Sue Tilley came to fame as a model for the painter Lucian Freud (who died in 2011). She began posing for him in 1991, when she was also working as a full-time benefits supervisor at a London employment agency. Thus, for example, among the several large nude portraits of Tilley painted by Freud, two were named Benefits Supervisor Resting (1994) and Benefits Supervisor Sleeping (1995). In January 2022, Tilley modeled for an online drawing session hosted by Deryck Henley of […]
Abiding by the containment requirements is a class privilege. The most insecure do not have the luxury of telecommuting or sitting on their wages for a few months. And death has always been part of everyday life—it is in the night, it is in the streets, it is in hunger, it is in power, it is in fathers and husbands.
Twombly’s work is a win-win because it does not force us to think or feel at all, except insofar as the work reminds us that most of what we think and feel we are afraid to speak publicly about. (And this, perhaps, for good reason?)
Re-translation and notes regarding a chapter from Paul Valéry’s Degas Danse Dessin. Thus: reflections on landscape painting and many other things, including the idea that « L’homme complet se meurt. » The whole human being is dying. With images from Aelbert Cuyp, Claude le Lorrain, Claude Monet, Jackson Pollock, Jenny Holzer, Pierre-Auguste Renoir, Mark Bradford, Judith Bernstein, the Cranachs, and William Eaton (the re-translator).
How 1940s American pop songs framed the world beyond the United States as exotic playgrounds or lands of folly and belittled non-Europeans. The songs discussed: “Civilization (Bongo, Bongo, Bongo),” “The Coffee Song,” “The Maharajah of Madagor,” “Managua, Nicaragua,” and “Rum and Coca Cola.”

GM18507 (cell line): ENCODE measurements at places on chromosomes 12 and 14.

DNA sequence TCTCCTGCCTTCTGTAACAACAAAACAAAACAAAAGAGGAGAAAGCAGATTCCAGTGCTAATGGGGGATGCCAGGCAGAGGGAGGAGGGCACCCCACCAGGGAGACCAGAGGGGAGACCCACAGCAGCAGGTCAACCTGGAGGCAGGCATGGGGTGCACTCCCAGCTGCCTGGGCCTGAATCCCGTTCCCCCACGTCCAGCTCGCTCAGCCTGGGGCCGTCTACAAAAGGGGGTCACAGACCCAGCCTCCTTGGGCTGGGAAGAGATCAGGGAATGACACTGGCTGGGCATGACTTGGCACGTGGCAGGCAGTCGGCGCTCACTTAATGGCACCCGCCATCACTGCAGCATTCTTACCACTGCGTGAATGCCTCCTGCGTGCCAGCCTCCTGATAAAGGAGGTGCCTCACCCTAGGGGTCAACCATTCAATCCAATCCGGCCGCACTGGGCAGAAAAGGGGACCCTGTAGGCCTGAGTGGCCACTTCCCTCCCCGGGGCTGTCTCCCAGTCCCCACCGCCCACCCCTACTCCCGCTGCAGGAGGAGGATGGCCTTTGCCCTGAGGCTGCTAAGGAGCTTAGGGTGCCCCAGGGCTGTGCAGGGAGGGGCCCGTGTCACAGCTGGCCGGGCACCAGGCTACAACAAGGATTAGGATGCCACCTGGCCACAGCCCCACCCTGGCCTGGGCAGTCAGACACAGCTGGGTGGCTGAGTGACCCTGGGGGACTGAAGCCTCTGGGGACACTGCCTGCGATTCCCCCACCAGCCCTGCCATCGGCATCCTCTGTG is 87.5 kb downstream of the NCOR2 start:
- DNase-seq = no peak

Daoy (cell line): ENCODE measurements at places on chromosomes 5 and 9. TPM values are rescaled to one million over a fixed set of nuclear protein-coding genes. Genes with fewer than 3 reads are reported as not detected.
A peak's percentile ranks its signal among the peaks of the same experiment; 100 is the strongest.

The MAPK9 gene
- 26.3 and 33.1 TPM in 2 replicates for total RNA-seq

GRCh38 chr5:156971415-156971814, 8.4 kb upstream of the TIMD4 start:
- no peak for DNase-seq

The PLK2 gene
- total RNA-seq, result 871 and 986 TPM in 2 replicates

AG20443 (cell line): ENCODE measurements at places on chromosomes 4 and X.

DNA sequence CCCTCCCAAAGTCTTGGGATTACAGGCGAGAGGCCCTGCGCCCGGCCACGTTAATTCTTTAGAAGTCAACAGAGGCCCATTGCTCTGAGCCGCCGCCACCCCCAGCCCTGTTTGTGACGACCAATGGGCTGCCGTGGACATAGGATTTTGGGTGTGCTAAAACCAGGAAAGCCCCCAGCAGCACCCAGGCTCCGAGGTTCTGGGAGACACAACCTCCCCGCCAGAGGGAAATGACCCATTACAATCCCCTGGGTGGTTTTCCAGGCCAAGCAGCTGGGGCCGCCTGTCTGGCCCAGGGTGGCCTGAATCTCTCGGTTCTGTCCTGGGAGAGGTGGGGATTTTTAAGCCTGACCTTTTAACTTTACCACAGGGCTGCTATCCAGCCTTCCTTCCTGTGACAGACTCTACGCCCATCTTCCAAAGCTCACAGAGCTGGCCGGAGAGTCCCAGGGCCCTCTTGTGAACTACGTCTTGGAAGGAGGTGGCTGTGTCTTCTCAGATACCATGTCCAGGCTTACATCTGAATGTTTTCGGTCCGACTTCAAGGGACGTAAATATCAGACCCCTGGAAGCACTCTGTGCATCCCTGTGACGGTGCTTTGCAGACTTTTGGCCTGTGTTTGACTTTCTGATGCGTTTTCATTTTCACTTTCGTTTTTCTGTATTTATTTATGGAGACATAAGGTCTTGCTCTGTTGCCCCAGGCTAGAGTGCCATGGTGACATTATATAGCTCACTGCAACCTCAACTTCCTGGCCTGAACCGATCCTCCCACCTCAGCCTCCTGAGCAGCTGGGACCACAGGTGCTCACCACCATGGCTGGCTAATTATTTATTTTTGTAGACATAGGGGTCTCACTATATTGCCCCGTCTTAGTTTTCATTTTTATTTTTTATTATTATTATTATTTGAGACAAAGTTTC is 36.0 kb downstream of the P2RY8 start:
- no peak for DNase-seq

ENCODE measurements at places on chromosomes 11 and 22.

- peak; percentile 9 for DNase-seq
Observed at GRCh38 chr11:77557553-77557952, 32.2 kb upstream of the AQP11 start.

Aspects of our social and sexual lives discussed in dialogue with poetry by a young woman who in adolescence became addicted to Internet porn. Among the questions: What if, as Freud proposed, civilization does indeed involve the repression of our emotional lives? And what if our selves have become what we have to sell? Also noted: a young heterosexual male would not be allowed to write about his addiction to Internet porn unless he were featuring himself as an example of “toxic masculinity.”
“The Negro Is the Negro Still” How spiritualism grappled with slavery and race in the Civil War era By Emily Sosolik [In the Summerland] all distinctions between [African Americans] and white spirits cease to exist, they then having become as white, beautiful, refined, and intellectual as these. — Spiritualist Eugene Crowell, “The Spirit World: Its Inhabitants, Nature, and Philosophy” The Civil War era produced extraordinary change in nearly every aspect of American life. From the annexation of Texas in 1845 […]